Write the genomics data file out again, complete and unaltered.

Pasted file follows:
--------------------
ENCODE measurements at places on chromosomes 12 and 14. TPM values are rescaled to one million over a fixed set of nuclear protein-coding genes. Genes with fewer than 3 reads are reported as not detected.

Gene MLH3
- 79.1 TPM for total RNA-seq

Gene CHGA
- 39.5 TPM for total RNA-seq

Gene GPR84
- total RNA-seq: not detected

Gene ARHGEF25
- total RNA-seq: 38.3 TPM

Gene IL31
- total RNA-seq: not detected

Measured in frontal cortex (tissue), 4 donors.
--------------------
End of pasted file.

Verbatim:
ENCODE measurements at places on chromosomes 12 and 14. TPM values are rescaled to one million over a fixed set of nuclear protein-coding genes. Genes with fewer than 3 reads are reported as not detected.

Gene MLH3
- 79.1 TPM for total RNA-seq

Gene CHGA
- 39.5 TPM for total RNA-seq

Gene GPR84
- total RNA-seq: not detected

Gene ARHGEF25
- total RNA-seq: 38.3 TPM

Gene IL31
- total RNA-seq: not detected

Measured in frontal cortex (tissue), 4 donors.